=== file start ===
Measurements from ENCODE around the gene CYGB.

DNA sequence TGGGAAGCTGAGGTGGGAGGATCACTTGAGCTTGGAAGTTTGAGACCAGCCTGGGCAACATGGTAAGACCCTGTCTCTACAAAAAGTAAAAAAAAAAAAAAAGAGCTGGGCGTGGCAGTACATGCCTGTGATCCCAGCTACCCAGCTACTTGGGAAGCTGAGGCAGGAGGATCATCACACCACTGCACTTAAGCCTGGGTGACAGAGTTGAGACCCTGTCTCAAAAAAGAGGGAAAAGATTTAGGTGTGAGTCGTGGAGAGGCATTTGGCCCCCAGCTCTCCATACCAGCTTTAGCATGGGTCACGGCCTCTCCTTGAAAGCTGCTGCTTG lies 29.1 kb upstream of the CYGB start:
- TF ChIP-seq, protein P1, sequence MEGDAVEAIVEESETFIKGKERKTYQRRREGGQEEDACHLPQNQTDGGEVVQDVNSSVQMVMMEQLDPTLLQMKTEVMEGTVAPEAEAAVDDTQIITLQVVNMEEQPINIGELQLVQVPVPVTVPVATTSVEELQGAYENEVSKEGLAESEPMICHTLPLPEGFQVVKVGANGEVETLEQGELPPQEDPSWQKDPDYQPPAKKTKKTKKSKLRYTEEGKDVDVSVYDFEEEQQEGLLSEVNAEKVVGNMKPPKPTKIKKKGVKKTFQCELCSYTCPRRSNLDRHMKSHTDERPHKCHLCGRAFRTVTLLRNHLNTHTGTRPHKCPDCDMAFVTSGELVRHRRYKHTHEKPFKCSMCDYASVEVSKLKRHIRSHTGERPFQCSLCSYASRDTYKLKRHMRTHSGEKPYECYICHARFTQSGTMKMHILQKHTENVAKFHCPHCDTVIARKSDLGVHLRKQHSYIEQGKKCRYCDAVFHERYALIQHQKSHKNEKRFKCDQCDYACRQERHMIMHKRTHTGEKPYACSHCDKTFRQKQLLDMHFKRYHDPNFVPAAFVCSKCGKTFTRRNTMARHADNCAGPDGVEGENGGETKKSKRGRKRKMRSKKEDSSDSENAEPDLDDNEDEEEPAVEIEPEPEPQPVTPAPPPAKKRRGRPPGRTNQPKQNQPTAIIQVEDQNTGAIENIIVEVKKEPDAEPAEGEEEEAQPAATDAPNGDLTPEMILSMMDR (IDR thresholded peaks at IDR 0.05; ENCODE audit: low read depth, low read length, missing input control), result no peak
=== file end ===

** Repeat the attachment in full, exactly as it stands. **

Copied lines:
Measurements from ENCODE around the gene CYGB.

DNA sequence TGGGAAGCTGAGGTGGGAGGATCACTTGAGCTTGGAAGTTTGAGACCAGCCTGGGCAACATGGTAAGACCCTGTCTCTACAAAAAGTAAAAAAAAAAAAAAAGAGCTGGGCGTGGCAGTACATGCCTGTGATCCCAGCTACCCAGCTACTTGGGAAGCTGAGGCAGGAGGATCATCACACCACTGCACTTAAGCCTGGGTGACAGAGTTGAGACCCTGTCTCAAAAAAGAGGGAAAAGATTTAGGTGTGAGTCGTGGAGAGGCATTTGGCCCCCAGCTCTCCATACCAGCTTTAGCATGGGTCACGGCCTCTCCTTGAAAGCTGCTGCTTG lies 29.1 kb upstream of the CYGB start:
- TF ChIP-seq, protein P1, sequence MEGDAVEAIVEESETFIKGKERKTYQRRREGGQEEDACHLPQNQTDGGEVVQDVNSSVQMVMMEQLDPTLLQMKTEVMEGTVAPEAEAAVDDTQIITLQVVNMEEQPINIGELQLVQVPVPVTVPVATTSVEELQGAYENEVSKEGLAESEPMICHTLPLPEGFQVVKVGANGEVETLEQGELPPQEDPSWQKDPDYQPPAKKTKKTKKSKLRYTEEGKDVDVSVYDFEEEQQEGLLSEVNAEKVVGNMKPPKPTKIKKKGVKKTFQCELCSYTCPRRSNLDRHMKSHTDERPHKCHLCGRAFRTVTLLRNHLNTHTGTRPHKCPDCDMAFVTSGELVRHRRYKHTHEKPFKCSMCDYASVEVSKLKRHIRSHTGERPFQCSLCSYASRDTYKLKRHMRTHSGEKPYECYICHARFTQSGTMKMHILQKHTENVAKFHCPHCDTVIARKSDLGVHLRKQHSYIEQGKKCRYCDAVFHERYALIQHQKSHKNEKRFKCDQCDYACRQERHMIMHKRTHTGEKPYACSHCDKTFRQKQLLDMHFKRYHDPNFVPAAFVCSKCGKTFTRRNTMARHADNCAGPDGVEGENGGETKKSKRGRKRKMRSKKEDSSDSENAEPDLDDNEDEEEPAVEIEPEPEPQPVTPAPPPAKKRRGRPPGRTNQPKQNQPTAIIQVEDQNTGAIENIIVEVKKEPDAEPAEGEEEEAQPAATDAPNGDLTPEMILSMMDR (IDR thresholded peaks at IDR 0.05; ENCODE audit: low read depth, low read length, missing input control), result no peak